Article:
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Chris
Chris
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Ran into a heap of issues trying to install a digital certificate on ClearOS 7 and get webconfig working, so herewith is a guide that hopefully will help. Remember ClearOS 7.X has some different scripts and file locations than earlier versions!

For normal webserver HTTPS the process is more or less the same but done in /etc/httpd. I'll amend this document when I get round to doing my standard webservers.

The major issue I faced was thanks to a colleague registering the certificate (CSR) except the KEY he saved was off a different CSR. It took a lot of finding to work out exactly what was going wrong as I never thought to check as the key and certs he stored in the same IT engineering directory on the server! Doh!

I did my install using a shell rather than the GUI which I found didn't update webconfig.

So generate the key

openssl req -new -newkey rsa:2048 -nodes -keyout yourdomain.key -out yourdomain.csr

Upload to your certificate provider. When issued copy to the server say... /root/digitalcerts (you might want to rename the supplied CRT file to match say 'secure.crt')

Remember you will require additional server names to be added to the CRT for multiple servers. The server names in the CRT MUST match the FQDN server (CN) name or you will get an error.

I recommend you first check the KEY and CRT match!

You can check whether the certificate matches the private key using the following openssl commands:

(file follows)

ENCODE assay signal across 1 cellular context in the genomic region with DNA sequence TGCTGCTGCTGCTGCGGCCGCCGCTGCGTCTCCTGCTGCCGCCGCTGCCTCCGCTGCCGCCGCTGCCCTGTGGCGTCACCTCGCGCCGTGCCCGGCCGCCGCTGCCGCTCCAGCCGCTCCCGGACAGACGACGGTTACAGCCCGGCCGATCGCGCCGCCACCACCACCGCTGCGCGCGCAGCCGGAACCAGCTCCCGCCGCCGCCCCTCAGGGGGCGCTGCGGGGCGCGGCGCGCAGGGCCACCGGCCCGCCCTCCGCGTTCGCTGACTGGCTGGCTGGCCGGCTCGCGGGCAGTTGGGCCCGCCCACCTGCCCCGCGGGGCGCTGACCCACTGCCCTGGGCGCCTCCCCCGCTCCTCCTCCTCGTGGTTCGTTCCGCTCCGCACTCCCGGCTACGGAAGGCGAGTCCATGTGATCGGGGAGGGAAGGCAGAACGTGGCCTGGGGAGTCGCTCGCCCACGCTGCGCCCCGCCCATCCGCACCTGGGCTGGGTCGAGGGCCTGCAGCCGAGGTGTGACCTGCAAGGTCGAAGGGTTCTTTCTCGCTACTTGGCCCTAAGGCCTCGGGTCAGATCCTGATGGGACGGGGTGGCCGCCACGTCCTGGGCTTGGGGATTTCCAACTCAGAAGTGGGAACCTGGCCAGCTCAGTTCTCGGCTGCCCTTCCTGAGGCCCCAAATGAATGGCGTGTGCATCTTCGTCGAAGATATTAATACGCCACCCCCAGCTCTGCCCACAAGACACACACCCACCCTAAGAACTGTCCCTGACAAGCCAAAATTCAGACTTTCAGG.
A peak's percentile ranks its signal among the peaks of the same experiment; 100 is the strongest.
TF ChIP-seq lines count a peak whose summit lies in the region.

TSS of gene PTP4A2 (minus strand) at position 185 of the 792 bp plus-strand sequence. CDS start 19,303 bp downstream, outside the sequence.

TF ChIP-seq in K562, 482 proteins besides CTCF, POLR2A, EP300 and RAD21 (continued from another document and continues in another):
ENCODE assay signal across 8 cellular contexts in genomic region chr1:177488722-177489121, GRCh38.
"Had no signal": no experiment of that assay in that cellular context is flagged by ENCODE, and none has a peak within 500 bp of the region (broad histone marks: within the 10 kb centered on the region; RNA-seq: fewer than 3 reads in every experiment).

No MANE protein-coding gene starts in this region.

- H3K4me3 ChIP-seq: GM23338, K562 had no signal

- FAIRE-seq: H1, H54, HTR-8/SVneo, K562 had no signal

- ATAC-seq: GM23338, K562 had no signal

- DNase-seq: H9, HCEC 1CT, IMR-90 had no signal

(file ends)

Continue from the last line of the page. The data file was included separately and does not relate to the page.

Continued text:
openssl x509 -in /path/to/certificate.crt -noout -modulus | openssl sha1
openssl rsa -in /path/to/private.key -noout -modulus | openssl sha1


Rename the provided CRT and the KEY files to something simple like secure.key & secure.crt Note: The certificate manager GUI requires a simple name such as 'Securecert1'

Copy the files to /etc/clearos/certificate-manager.d

Chown root:root secure.*

Chmod 600 secure.*

cp secure.* /usr/clearos/sandbox/etc/httpd/conf/

cd /usr/clearos/sandbox/etc/httpd/conf/

chown webconfig:webconfig secure.*

cd ../config.d/

nano (vi) ssl.conf

Change

SSLCertificateFile /usr/clearos/sandbox/etc/httpd/conf/server.crt to
SSLCertificateFile /usr/clearos/sandbox/etc/httpd/conf/secure.crt


SSLCertificateKeyFile /usr/clearos/sandbox/etc/httpd/conf/server.key to
SSLCertificatekeyFile /usr/clearos/sandbox/etc/httpd/conf/secure.key

Dave Lopers input:...... One thing that many browsers require with modern certificate providers is the intermediate certificate chain. For example, Comodo's certificates really need the intermediate chain for it to register without complaint in mode browsers. So you can/should add this line as well to:

SSLCertificateChainFile /etc/pki/tls/certs/comodo_intermediate.crt


nano (vi) certs.conf

Change

# SSLCertificateFile /etc/clearos/certificate_manager.d/server.crt
# SSLCertificateKeyFile /etc/clearos/certificate_manager.d/server.key

to

SSLCertificateFile /etc/clearos/certificate_manager.d/secure.crt
SSLCertificateKeyFile /etc/clearos/certificate_manager.d/secure.key

SSLCertificateChainFile /etc/pki/tls/certs/comodo_intermediate.crt

service webconfig restart

If all is OK you will be able to log in normally. Any issues you can change back to the default files 'server.crt & server.key'

/var/logs/webconfig contain a raft of useful info in case of problems.

Ensure the file permissions are correct for the crt and key files or webconfig will fail.

Please feel free to share any amendments and suggestions so this document can be updated.
Monday, January 08 2018, 10:49 PM
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  • Accepted Answer

    Tuesday, January 09 2018, 08:31 PM - #Permalink
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    A couple more things to add.